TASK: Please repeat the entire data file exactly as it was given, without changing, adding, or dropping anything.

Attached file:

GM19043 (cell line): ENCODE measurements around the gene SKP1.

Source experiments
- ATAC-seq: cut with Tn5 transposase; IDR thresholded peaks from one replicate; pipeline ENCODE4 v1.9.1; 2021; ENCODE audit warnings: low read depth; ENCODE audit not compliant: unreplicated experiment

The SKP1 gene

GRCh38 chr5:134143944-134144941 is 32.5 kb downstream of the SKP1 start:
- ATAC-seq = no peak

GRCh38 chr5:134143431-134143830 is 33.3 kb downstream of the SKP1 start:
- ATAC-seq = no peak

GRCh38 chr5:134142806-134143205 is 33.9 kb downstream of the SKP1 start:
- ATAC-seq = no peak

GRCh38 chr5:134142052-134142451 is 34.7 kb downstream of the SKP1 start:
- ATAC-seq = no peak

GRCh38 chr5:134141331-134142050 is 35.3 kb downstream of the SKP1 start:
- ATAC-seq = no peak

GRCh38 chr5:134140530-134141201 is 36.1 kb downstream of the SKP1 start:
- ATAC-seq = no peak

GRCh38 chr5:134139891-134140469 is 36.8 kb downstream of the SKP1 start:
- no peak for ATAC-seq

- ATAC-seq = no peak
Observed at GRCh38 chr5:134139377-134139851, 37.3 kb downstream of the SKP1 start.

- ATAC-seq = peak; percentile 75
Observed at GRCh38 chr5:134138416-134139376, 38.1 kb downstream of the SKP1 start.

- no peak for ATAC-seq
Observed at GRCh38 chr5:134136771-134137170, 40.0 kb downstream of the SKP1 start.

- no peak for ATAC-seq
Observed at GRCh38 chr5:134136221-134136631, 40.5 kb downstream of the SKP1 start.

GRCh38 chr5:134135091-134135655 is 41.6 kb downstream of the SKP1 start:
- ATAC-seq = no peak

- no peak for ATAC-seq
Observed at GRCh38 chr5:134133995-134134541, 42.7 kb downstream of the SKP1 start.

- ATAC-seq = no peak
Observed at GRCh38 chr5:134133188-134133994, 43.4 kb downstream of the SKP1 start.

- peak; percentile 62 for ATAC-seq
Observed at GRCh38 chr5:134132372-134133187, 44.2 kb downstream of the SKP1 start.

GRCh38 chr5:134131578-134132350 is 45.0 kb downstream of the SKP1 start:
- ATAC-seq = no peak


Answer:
GM19043 (cell line): ENCODE measurements around the gene SKP1.

Source experiments
- ATAC-seq: cut with Tn5 transposase; IDR thresholded peaks from one replicate; pipeline ENCODE4 v1.9.1; 2021; ENCODE audit warnings: low read depth; ENCODE audit not compliant: unreplicated experiment

The SKP1 gene

GRCh38 chr5:134143944-134144941 is 32.5 kb downstream of the SKP1 start:
- ATAC-seq = no peak

GRCh38 chr5:134143431-134143830 is 33.3 kb downstream of the SKP1 start:
- ATAC-seq = no peak

GRCh38 chr5:134142806-134143205 is 33.9 kb downstream of the SKP1 start:
- ATAC-seq = no peak

GRCh38 chr5:134142052-134142451 is 34.7 kb downstream of the SKP1 start:
- ATAC-seq = no peak

GRCh38 chr5:134141331-134142050 is 35.3 kb downstream of the SKP1 start:
- ATAC-seq = no peak

GRCh38 chr5:134140530-134141201 is 36.1 kb downstream of the SKP1 start:
- ATAC-seq = no peak

GRCh38 chr5:134139891-134140469 is 36.8 kb downstream of the SKP1 start:
- no peak for ATAC-seq

- ATAC-seq = no peak
Observed at GRCh38 chr5:134139377-134139851, 37.3 kb downstream of the SKP1 start.

- ATAC-seq = peak; percentile 75
Observed at GRCh38 chr5:134138416-134139376, 38.1 kb downstream of the SKP1 start.

- no peak for ATAC-seq
Observed at GRCh38 chr5:134136771-134137170, 40.0 kb downstream of the SKP1 start.

- no peak for ATAC-seq
Observed at GRCh38 chr5:134136221-134136631, 40.5 kb downstream of the SKP1 start.

GRCh38 chr5:134135091-134135655 is 41.6 kb downstream of the SKP1 start:
- ATAC-seq = no peak

- no peak for ATAC-seq
Observed at GRCh38 chr5:134133995-134134541, 42.7 kb downstream of the SKP1 start.

- ATAC-seq = no peak
Observed at GRCh38 chr5:134133188-134133994, 43.4 kb downstream of the SKP1 start.

- peak; percentile 62 for ATAC-seq
Observed at GRCh38 chr5:134132372-134133187, 44.2 kb downstream of the SKP1 start.

GRCh38 chr5:134131578-134132350 is 45.0 kb downstream of the SKP1 start:
- ATAC-seq = no peak